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Atomic images of lithium batteries on fire were observed for the first time

Atomic images of lithium batteries on fire were observed for the first time


With the wide application of electric vehicles in recent years, the development of new tools and the design of new materials are the key factors for the future breakthroughs in battery energy storage technology. The development of new tools will help uncover the basic processes that lead to battery failure and provide powerful guidance for better material design.

The synergy between these two themes will not only lead to practical applications in the short term, but also help stabilize long-term solutions for high-energy battery materials.

Yuzhang Li, an assistant professor at UCLA's School of Engineering, and his team have scored some big wins over the years, such as capturing the first atomic-scale image of the cause of a lithium-ion battery fire, allowing for the development of safer batteries. It has also developed a commercially licensed method for using graphene cage encapsulation technology to improve battery stability, which has been patented. In addition to batteries, there are also promising results in metal-organic frameworks and atomic insights into the imaging of gas molecules.

Silicon batteries that don't charge properly? Graphene cage packaging technology to help achieve

High-energy lithium-ion batteries have chemical components such as silicon, lithium metal and sulfur that facilitate the transition from fossil fuels to renewable energy sources such as solar and wind power. Silicon has more than 10 times the capacity of conventional battery materials, but because the material breaks and loses electrical contact during charge and discharge, the broken particles become inactivated and the battery can no longer be charged.

In 2013, Li began studying materials science and engineering at Stanford University, and his first research project was on graphene and silicon materials. "Because the research project had to use electron microscopy to look at the atomic layers of materials like graphene, I gained a lot of operational experience. Not everyone is going to be able to use the electron microscope well, so I had put in a year or two before that to learn how to operate the instrument skillfully."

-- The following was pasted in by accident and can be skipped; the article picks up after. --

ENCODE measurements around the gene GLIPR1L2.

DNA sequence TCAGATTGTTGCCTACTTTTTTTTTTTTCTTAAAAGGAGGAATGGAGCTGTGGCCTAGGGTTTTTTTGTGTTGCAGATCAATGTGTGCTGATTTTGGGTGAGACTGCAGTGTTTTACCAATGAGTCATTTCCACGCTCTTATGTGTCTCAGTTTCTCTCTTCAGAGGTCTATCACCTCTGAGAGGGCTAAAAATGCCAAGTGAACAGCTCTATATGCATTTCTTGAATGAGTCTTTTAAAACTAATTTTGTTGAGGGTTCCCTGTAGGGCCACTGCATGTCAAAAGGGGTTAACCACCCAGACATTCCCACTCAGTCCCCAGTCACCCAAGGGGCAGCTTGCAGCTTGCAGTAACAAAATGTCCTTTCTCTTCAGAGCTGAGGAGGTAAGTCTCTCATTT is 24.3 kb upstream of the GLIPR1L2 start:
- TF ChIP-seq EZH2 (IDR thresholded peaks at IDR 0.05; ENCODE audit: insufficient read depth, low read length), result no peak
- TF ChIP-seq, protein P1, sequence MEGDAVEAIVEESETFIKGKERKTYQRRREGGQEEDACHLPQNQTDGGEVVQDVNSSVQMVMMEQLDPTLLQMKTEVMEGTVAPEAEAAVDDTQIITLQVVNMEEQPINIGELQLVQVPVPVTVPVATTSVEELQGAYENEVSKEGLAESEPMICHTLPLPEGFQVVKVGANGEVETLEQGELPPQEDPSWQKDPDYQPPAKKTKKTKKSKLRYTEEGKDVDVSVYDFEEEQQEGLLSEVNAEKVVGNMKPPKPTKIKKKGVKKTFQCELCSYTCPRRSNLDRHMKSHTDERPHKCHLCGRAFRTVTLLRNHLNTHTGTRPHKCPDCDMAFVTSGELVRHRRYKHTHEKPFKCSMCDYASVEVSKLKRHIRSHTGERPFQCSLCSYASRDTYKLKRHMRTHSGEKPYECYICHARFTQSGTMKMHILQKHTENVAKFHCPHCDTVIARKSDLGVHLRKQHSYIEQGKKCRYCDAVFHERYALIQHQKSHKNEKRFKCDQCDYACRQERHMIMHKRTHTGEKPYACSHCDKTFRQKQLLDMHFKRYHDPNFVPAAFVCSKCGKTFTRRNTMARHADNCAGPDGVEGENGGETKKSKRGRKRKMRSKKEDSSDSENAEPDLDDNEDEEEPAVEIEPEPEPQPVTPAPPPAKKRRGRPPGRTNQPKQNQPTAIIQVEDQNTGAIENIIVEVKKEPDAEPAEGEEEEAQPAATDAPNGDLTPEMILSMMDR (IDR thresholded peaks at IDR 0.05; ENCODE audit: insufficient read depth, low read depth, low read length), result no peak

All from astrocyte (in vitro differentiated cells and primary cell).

The project began with Li's extensive research into how silicon cells fail. Silicon particles are a low-cost alternative, but unlike silicon nanoparticles, they suffer inevitable particle breakage during the electrochemical cycle, making it difficult to cycle steadily in real-world batteries.

So Li and his team investigated a way to use synthetic multilayer graphene "cages" to encapsulate silicon particles (about 1-3μm). The graphene cage acts as a mechanically strong and flexible buffer film during the cycle of charging, maintaining electrical connectivity at the particle and electrode levels even as the particles expand and burst in the cage. In addition, the chemically inert graphene cage forms a stable solid electrolyte interface, thus minimizing irreversible lithium ion consumption and rapidly improving Coulomb efficiency in the early cycle.

"We wanted to see if we could make silicon work with cheap materials that are not nanoscale," Li told Deeptech. "This is very difficult because the large silicon particles will break during the battery charging and discharging."


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